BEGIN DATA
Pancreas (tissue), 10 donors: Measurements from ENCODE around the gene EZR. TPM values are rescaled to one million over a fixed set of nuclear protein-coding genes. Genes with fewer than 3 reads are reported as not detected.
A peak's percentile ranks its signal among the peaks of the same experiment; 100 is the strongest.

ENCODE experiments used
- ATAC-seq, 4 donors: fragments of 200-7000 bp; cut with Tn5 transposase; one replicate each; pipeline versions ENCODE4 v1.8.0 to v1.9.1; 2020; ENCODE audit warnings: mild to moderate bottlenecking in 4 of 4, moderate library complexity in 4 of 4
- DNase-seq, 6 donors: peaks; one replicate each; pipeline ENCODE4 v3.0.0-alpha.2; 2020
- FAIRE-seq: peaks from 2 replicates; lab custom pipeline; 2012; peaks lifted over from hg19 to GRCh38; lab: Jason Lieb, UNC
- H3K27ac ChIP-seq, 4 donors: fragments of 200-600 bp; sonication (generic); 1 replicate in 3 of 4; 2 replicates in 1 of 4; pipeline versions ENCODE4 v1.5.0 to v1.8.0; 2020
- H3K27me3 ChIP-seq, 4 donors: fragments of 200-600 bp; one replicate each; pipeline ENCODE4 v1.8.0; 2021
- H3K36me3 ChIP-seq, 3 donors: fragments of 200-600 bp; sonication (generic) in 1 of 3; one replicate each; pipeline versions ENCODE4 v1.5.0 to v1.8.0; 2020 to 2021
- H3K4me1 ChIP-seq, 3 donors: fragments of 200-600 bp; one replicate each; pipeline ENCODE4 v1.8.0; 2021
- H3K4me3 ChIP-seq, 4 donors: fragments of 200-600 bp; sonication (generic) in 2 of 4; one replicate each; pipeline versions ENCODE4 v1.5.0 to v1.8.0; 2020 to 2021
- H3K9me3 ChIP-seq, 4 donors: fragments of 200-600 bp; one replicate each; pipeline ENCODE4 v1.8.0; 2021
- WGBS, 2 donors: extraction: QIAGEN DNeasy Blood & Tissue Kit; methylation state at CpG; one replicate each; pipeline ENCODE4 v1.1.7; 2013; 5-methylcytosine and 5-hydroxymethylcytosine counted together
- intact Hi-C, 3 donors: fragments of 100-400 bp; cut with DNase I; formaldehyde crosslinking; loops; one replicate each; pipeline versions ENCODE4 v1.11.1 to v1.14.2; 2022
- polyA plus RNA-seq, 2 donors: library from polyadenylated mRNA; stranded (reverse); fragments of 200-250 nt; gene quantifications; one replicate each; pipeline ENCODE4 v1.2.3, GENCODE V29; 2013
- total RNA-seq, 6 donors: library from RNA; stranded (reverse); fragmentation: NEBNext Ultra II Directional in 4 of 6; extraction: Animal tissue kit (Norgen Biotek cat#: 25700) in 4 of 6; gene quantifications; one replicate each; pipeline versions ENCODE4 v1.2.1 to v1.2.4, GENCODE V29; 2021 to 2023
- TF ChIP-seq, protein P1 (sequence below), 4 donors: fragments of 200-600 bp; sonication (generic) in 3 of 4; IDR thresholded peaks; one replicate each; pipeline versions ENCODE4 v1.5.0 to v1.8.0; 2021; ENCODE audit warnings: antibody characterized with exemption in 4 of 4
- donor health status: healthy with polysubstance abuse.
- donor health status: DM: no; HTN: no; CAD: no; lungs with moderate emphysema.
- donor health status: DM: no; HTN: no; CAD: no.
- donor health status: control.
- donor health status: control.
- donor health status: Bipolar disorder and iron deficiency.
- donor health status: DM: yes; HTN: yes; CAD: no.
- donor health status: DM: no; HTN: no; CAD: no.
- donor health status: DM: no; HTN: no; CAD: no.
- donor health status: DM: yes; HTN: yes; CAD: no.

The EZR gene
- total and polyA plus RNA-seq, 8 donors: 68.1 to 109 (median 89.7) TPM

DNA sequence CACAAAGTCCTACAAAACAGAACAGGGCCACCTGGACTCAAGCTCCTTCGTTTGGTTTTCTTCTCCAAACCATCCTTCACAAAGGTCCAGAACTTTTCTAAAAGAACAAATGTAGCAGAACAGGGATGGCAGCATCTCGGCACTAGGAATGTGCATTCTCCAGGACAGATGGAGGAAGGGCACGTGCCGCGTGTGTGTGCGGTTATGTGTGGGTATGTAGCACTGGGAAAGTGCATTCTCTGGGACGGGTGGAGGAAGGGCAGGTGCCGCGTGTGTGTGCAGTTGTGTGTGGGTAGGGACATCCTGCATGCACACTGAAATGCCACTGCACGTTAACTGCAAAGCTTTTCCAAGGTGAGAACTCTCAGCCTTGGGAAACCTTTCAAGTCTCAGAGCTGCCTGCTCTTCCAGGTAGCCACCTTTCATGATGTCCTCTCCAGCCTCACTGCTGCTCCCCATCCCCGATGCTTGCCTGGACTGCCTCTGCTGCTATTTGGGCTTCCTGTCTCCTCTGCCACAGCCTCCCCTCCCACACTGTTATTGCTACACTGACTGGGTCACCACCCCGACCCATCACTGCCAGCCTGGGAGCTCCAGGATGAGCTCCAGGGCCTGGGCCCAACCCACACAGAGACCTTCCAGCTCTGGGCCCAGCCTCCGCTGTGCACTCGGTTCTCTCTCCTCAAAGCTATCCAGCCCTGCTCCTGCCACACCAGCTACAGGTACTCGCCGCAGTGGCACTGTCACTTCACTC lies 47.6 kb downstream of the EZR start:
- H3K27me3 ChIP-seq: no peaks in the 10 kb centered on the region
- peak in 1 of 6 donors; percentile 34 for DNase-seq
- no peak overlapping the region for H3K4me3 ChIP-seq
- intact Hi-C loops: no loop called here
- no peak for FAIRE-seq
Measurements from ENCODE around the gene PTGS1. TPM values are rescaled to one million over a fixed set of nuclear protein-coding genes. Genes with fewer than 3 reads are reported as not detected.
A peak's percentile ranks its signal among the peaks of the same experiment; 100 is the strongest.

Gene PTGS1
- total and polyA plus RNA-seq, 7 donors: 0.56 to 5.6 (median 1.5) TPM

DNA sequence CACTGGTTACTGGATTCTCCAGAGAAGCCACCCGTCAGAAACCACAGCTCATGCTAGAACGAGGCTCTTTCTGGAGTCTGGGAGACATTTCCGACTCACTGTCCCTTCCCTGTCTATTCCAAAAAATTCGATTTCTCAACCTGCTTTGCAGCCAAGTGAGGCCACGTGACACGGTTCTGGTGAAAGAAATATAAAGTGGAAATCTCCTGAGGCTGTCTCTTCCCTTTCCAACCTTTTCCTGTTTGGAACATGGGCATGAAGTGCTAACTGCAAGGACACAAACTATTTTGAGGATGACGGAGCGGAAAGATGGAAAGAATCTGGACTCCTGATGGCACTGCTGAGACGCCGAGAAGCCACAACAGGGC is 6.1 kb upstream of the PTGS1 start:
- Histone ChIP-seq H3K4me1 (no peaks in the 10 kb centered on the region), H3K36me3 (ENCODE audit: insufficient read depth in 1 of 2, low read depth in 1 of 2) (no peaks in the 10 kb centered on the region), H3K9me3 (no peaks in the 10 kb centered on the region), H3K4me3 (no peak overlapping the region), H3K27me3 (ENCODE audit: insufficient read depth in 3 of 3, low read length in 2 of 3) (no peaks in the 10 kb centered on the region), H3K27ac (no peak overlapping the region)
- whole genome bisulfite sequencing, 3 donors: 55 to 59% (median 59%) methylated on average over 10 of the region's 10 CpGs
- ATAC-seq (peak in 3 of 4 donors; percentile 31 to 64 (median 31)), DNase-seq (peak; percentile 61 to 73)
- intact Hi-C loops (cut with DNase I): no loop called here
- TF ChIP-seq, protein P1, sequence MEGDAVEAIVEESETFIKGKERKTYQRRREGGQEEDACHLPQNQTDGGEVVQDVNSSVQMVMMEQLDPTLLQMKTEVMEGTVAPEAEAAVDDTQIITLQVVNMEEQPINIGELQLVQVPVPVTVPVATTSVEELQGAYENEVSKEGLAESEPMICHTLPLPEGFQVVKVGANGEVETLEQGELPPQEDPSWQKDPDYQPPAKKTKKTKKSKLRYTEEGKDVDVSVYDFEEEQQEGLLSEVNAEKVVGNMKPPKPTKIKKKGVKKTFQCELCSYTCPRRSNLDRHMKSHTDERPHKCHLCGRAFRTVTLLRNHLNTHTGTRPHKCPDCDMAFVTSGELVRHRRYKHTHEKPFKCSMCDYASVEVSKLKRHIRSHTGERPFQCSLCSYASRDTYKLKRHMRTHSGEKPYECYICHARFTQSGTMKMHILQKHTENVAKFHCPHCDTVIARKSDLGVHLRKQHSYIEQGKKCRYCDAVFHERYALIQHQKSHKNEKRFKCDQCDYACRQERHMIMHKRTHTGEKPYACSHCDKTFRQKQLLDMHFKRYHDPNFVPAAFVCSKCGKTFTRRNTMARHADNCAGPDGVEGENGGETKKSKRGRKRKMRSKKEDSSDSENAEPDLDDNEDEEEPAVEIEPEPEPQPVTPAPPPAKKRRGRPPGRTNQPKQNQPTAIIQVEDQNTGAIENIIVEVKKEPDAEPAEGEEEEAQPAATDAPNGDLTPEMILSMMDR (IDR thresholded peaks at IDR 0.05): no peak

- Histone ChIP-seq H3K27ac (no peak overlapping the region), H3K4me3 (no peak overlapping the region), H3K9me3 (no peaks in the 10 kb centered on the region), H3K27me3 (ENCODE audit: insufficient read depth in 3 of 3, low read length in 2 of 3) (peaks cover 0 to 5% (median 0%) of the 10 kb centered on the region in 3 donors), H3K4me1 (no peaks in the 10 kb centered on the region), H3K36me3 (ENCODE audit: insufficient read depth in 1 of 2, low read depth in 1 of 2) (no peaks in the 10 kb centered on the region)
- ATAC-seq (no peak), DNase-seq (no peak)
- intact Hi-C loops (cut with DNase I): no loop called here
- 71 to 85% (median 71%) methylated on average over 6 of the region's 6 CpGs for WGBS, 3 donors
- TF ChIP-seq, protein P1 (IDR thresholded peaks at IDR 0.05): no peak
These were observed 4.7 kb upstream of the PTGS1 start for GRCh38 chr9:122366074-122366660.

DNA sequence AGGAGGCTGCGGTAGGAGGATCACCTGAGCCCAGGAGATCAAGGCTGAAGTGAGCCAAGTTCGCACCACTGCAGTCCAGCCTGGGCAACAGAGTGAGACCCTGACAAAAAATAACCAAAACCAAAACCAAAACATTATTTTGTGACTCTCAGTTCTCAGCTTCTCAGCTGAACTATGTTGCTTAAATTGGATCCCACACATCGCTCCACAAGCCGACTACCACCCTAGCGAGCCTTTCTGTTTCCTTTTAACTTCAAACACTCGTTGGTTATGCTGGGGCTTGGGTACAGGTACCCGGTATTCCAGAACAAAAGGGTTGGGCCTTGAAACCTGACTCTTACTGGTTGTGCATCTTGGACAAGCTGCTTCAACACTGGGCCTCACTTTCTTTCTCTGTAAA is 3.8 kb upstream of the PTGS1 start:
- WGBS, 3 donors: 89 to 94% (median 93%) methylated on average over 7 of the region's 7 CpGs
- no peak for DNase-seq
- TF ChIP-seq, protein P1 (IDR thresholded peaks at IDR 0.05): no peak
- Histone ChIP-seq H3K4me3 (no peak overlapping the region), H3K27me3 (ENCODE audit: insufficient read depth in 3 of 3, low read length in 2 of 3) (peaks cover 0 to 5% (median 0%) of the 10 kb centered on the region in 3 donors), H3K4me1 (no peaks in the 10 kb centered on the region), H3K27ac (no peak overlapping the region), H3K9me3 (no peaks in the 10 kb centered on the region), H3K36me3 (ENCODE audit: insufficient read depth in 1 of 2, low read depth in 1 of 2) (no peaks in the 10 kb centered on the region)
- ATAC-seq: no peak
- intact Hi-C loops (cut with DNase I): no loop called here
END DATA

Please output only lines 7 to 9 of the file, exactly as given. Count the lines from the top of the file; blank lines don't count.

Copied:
- H3K27ac ChIP-seq, 4 donors: fragments of 200-600 bp; sonication (generic); 1 replicate in 3 of 4; 2 replicates in 1 of 4; pipeline versions ENCODE4 v1.5.0 to v1.8.0; 2020
- H3K27me3 ChIP-seq, 4 donors: fragments of 200-600 bp; one replicate each; pipeline ENCODE4 v1.8.0; 2021
- H3K36me3 ChIP-seq, 3 donors: fragments of 200-600 bp; sonication (generic) in 1 of 3; one replicate each; pipeline versions ENCODE4 v1.5.0 to v1.8.0; 2020 to 2021